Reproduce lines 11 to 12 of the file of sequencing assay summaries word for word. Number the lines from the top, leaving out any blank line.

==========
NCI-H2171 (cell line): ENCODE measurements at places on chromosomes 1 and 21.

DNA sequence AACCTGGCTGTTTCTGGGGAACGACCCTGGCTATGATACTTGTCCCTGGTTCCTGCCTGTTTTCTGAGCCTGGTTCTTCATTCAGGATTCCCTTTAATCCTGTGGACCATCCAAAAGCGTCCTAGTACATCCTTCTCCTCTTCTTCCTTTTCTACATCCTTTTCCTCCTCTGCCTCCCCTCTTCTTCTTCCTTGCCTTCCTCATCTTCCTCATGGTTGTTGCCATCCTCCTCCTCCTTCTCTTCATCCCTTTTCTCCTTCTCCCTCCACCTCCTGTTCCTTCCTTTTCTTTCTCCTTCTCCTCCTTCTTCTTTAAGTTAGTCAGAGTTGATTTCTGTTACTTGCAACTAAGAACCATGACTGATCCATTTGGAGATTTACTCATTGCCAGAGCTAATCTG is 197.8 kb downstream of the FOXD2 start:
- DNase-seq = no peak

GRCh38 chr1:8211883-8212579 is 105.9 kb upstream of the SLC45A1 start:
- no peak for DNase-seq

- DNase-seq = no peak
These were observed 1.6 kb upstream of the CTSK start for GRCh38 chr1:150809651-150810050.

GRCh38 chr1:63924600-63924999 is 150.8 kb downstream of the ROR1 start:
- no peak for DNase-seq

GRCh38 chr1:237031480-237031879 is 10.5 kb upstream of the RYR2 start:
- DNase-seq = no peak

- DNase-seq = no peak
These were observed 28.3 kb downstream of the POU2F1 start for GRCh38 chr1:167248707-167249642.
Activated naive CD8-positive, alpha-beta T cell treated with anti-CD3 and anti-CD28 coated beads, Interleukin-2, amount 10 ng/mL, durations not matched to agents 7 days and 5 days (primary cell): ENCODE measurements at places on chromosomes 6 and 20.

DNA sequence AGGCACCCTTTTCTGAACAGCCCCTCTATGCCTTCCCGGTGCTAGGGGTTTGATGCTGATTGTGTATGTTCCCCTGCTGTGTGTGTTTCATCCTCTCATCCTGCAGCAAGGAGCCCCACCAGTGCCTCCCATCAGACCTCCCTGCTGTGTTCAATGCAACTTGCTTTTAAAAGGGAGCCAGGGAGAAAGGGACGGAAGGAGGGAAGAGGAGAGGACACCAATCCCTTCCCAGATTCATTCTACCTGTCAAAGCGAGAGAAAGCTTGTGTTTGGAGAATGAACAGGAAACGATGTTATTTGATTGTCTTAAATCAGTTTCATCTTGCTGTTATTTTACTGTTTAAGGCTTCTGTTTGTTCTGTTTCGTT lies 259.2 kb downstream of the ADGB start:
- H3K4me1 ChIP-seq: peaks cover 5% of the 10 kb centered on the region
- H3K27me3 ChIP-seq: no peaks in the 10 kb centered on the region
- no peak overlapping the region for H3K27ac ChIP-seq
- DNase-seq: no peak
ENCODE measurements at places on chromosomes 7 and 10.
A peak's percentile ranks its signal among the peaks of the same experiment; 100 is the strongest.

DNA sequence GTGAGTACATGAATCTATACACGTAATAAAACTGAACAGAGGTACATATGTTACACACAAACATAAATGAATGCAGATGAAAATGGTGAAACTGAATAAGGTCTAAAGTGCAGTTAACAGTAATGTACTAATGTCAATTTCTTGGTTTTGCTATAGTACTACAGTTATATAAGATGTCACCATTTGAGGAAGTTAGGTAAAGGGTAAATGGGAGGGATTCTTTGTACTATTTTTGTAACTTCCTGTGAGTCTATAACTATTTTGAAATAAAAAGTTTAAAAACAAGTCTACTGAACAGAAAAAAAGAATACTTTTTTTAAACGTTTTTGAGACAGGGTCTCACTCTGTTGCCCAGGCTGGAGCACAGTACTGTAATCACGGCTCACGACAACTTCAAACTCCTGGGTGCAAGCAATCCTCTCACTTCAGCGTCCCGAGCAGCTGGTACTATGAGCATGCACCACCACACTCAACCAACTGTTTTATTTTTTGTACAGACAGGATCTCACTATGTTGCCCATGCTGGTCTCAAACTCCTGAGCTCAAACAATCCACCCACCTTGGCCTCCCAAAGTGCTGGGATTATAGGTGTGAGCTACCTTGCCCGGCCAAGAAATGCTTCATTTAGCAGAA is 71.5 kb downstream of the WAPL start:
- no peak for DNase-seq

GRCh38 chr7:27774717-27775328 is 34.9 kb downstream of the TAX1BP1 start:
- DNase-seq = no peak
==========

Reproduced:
- DNase-seq = no peak

- DNase-seq = no peak